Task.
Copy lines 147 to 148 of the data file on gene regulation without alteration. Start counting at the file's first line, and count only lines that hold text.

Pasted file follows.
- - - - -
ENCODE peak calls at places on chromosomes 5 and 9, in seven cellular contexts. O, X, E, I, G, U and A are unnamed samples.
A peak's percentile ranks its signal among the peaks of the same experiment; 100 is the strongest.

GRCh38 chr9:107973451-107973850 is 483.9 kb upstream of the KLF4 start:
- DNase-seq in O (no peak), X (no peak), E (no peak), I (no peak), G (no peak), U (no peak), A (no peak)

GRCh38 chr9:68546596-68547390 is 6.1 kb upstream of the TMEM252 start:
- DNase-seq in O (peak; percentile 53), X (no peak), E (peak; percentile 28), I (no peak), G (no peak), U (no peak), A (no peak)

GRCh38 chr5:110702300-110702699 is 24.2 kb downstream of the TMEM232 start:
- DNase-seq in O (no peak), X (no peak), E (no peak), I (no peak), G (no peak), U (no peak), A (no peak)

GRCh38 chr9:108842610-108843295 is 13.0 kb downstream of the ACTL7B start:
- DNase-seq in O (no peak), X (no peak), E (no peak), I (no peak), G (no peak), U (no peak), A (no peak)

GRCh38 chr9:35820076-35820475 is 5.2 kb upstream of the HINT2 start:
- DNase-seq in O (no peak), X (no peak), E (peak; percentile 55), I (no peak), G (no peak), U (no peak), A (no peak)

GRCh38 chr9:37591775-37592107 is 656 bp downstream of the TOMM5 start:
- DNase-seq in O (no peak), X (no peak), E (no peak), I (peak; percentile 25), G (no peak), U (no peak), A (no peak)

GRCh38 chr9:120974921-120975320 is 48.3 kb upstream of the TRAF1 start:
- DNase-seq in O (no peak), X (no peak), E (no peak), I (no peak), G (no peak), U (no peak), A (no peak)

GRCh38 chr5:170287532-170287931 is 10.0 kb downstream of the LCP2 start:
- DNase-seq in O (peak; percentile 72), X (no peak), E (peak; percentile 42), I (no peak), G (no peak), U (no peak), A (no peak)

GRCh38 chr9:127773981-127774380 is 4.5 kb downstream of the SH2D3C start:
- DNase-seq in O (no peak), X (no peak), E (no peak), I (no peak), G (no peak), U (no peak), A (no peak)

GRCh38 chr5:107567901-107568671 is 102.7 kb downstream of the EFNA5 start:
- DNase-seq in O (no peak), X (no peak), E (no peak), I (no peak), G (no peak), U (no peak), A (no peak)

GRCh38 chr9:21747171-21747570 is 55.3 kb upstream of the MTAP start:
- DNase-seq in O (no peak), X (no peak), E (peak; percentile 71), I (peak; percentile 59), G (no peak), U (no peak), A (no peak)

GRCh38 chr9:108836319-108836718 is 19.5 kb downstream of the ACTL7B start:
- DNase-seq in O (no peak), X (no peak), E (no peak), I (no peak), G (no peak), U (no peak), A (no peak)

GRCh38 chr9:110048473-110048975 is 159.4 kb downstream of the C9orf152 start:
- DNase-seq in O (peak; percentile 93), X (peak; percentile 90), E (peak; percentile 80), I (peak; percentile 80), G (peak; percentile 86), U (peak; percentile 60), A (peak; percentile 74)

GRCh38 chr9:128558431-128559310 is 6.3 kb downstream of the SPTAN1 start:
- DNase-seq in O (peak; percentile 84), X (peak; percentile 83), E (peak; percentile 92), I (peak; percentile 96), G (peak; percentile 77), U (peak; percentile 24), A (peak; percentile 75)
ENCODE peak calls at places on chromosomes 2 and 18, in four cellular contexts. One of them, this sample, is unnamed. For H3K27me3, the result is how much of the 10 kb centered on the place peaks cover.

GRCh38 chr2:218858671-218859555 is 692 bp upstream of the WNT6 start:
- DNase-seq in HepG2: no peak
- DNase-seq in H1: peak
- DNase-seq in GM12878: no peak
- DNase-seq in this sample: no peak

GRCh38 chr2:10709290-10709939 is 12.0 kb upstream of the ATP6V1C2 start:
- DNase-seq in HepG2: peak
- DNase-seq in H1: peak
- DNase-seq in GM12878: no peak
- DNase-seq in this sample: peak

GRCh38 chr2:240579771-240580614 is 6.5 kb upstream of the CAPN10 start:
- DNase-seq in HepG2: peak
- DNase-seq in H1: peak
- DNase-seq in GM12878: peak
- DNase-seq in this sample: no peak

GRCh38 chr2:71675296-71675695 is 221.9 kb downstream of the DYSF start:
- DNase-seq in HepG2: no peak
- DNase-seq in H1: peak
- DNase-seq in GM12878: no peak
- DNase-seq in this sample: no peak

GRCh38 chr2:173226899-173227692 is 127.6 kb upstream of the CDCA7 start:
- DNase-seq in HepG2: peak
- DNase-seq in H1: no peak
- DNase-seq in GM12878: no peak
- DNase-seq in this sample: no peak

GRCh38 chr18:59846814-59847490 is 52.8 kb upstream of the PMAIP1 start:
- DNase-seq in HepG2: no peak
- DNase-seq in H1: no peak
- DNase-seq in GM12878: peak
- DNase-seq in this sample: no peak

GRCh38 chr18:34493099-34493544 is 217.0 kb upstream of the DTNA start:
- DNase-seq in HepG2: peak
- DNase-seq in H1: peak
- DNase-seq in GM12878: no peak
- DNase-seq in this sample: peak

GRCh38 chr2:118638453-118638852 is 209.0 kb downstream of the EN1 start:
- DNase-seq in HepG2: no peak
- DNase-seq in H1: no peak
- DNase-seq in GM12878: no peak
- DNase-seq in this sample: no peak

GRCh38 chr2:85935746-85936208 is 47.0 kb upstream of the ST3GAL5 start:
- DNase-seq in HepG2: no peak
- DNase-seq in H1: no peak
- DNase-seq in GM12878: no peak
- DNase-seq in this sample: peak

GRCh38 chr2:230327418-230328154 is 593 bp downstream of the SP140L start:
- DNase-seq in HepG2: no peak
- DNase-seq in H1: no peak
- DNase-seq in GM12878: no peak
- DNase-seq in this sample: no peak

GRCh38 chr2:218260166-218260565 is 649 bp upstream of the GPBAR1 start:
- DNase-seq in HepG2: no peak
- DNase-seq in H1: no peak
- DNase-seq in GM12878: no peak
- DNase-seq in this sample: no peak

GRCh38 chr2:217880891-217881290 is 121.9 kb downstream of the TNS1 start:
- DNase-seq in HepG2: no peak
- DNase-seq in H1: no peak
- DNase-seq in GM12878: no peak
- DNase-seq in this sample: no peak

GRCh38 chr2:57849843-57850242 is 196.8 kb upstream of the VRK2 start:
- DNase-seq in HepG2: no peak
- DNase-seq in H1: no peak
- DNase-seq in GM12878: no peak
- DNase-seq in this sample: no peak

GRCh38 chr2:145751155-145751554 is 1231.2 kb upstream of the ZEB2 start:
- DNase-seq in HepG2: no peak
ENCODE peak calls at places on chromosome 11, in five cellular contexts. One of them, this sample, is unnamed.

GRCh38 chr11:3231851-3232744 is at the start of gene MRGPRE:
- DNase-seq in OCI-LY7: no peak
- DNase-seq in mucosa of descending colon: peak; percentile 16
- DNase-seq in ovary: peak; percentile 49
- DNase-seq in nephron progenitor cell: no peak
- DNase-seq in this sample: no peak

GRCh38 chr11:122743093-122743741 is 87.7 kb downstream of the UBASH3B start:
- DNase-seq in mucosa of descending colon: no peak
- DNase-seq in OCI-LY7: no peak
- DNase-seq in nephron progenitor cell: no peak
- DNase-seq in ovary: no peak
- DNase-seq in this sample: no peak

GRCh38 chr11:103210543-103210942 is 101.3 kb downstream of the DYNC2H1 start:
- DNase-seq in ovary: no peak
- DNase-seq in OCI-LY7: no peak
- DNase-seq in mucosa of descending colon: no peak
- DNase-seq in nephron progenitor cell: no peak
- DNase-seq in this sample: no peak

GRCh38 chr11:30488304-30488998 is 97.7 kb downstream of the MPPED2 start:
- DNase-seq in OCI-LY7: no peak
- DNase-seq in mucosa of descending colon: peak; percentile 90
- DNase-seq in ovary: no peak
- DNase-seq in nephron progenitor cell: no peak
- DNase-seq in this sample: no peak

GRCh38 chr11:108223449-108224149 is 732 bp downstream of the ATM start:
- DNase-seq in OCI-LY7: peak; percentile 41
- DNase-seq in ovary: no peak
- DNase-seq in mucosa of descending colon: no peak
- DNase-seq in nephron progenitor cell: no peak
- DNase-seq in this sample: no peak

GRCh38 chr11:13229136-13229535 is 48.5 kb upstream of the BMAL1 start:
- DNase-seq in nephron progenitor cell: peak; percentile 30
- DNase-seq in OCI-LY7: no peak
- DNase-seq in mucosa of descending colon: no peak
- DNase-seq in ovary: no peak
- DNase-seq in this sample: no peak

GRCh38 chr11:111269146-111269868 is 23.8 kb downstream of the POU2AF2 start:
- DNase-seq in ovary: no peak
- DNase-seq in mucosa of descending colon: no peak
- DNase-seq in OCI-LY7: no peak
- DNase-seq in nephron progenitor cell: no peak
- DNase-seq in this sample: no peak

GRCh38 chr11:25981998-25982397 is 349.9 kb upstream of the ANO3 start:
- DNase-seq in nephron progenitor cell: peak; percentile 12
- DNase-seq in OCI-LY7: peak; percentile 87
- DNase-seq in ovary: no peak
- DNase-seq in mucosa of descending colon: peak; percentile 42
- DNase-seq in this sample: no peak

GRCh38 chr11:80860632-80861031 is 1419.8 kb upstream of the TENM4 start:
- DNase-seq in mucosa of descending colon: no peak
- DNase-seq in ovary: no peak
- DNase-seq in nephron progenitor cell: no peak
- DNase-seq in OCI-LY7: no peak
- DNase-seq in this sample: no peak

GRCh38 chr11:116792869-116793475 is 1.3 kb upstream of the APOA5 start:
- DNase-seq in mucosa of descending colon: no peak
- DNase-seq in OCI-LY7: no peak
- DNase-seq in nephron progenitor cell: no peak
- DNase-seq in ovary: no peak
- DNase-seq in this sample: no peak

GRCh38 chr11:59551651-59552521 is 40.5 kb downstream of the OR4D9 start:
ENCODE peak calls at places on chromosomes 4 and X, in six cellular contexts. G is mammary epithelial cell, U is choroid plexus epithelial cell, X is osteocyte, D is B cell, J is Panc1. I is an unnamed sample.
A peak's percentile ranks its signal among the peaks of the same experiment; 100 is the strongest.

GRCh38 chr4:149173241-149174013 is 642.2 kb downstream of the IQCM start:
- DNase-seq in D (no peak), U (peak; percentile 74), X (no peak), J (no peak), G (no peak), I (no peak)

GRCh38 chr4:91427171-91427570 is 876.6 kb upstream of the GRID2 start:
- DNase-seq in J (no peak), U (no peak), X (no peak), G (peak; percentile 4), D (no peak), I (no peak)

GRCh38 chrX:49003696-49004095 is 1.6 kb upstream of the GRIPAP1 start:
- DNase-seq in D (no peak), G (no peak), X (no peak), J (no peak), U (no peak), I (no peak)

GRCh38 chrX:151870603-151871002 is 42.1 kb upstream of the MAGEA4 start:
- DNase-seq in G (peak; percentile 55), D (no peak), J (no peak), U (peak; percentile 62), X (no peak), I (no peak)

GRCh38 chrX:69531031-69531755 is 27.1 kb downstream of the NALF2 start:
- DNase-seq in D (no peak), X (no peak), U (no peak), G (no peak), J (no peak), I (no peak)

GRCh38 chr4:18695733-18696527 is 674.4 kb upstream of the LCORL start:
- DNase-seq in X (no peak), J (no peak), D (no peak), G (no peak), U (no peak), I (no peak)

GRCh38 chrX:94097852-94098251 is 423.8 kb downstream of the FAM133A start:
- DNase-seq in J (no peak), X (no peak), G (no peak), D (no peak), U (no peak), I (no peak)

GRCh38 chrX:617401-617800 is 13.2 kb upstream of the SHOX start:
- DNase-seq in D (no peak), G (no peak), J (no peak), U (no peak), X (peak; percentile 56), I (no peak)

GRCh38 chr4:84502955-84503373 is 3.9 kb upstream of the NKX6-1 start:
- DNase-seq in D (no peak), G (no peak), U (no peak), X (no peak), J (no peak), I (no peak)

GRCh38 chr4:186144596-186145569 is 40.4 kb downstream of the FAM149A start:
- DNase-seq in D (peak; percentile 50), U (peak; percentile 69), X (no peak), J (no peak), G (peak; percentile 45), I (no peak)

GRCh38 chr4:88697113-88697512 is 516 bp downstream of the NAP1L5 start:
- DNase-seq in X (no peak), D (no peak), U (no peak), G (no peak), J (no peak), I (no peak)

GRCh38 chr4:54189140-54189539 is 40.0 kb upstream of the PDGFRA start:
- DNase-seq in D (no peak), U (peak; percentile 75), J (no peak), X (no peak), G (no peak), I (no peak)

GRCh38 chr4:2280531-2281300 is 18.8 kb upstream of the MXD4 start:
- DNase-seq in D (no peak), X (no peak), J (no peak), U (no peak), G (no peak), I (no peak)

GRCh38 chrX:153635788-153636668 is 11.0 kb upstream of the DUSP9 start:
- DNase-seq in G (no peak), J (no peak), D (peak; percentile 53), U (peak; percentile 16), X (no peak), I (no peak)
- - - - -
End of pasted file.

- DNase-seq in this sample: no peak

GRCh38 chr11:80860632-80861031 is 1419.8 kb upstream of the TENM4 start: